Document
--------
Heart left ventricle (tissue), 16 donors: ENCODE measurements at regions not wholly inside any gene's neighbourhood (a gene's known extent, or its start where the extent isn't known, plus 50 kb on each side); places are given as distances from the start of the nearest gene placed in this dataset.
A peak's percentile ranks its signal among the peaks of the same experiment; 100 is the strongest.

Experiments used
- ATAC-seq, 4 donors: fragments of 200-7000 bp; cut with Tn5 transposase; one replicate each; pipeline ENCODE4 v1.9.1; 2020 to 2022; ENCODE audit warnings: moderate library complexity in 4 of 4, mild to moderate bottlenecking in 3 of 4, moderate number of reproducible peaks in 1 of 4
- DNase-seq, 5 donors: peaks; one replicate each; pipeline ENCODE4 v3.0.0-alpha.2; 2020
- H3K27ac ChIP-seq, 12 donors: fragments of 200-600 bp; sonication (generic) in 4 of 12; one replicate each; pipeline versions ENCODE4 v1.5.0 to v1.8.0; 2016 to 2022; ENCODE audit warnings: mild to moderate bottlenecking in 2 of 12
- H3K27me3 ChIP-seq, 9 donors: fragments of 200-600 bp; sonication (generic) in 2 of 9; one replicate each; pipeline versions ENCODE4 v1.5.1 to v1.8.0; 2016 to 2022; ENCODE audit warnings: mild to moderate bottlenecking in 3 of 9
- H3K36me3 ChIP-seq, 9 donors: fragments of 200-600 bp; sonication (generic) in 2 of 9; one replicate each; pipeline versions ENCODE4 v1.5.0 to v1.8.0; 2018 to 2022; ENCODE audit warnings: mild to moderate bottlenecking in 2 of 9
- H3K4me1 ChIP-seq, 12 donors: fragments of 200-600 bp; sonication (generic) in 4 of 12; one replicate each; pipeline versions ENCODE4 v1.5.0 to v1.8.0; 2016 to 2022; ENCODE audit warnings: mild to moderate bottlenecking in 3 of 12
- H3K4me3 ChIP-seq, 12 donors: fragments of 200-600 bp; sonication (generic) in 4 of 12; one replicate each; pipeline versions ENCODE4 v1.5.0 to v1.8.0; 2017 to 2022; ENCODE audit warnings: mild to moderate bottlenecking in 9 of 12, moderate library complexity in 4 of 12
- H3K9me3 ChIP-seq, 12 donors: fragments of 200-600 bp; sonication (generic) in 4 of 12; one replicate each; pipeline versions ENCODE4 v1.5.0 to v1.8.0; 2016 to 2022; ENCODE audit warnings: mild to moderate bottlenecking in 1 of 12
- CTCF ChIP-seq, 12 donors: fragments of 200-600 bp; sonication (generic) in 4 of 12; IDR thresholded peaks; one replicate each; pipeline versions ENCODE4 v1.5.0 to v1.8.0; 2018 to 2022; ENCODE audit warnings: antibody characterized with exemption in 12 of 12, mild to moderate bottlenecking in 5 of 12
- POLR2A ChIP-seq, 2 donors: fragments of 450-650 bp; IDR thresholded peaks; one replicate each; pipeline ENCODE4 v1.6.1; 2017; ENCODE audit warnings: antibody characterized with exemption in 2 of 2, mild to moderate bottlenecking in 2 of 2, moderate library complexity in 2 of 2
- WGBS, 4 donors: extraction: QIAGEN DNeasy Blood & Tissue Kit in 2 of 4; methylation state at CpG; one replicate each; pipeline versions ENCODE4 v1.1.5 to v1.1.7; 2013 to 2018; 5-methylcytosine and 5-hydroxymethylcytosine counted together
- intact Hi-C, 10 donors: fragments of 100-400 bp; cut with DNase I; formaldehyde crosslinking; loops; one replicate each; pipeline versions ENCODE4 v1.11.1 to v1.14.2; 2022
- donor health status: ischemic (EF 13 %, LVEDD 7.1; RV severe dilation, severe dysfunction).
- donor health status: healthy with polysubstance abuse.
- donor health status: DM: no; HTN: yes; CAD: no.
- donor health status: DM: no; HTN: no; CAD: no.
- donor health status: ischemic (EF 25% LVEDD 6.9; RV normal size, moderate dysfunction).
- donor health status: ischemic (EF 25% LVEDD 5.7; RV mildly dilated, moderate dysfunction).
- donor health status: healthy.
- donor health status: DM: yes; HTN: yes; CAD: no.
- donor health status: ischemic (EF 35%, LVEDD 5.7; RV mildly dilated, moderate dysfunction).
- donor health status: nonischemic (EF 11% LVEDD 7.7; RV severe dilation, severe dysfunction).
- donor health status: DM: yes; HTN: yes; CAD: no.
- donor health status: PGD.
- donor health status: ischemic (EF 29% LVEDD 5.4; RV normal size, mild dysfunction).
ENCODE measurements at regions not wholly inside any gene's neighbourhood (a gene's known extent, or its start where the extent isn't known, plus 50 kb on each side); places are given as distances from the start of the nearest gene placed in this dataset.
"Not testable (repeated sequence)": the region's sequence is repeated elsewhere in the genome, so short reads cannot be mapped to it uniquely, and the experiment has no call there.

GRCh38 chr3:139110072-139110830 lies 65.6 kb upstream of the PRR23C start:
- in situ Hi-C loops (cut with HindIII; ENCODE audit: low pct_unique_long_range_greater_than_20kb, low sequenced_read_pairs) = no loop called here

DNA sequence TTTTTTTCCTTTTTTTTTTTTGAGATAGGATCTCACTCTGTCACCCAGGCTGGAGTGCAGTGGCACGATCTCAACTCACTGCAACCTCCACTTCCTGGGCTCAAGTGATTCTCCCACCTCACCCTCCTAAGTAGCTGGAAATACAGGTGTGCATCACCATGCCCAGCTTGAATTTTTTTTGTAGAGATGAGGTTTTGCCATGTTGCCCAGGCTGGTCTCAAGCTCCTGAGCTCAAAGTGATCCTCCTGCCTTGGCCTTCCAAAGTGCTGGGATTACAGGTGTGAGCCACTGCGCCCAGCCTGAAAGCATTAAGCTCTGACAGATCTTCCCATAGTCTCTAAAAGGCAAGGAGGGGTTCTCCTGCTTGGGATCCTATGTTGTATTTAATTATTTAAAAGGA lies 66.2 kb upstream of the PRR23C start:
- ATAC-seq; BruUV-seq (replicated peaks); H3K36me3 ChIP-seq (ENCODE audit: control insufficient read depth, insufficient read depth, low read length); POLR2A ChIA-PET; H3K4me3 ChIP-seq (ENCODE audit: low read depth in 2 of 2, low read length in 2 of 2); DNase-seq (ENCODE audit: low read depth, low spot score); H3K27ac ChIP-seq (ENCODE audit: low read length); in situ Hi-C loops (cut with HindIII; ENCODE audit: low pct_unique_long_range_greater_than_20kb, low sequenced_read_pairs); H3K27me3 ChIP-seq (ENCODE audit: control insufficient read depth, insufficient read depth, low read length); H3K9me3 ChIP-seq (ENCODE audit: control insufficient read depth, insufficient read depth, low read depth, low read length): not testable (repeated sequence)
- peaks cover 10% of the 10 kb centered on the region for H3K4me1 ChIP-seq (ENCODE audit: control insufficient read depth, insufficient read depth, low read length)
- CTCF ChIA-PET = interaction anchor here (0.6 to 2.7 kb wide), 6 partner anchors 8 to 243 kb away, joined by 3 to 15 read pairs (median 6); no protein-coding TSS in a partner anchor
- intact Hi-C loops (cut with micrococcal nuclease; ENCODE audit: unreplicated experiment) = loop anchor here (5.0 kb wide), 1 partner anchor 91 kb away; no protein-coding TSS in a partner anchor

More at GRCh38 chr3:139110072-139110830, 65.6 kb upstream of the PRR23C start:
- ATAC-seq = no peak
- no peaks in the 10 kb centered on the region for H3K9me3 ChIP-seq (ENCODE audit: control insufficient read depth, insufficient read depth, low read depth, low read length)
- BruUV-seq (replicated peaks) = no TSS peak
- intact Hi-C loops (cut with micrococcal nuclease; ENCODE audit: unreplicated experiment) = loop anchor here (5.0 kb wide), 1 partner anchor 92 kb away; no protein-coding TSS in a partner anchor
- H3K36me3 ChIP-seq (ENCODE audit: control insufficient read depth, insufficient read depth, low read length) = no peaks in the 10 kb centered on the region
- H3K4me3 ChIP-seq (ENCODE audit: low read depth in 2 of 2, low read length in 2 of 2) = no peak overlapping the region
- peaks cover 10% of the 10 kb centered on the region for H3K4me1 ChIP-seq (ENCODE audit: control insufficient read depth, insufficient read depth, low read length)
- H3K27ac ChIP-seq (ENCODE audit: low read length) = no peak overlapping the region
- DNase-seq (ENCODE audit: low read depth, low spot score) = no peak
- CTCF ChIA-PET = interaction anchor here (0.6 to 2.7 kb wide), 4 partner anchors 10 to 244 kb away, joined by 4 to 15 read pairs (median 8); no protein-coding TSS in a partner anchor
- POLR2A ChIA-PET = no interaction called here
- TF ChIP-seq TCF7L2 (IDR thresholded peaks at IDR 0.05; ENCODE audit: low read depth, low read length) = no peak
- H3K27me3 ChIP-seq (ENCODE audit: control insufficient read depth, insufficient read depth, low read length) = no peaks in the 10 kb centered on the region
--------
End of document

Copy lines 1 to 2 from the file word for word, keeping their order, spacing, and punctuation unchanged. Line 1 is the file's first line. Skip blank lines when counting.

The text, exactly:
Heart left ventricle (tissue), 16 donors: ENCODE measurements at regions not wholly inside any gene's neighbourhood (a gene's known extent, or its start where the extent isn't known, plus 50 kb on each side); places are given as distances from the start of the nearest gene placed in this dataset.
A peak's percentile ranks its signal among the peaks of the same experiment; 100 is the strongest.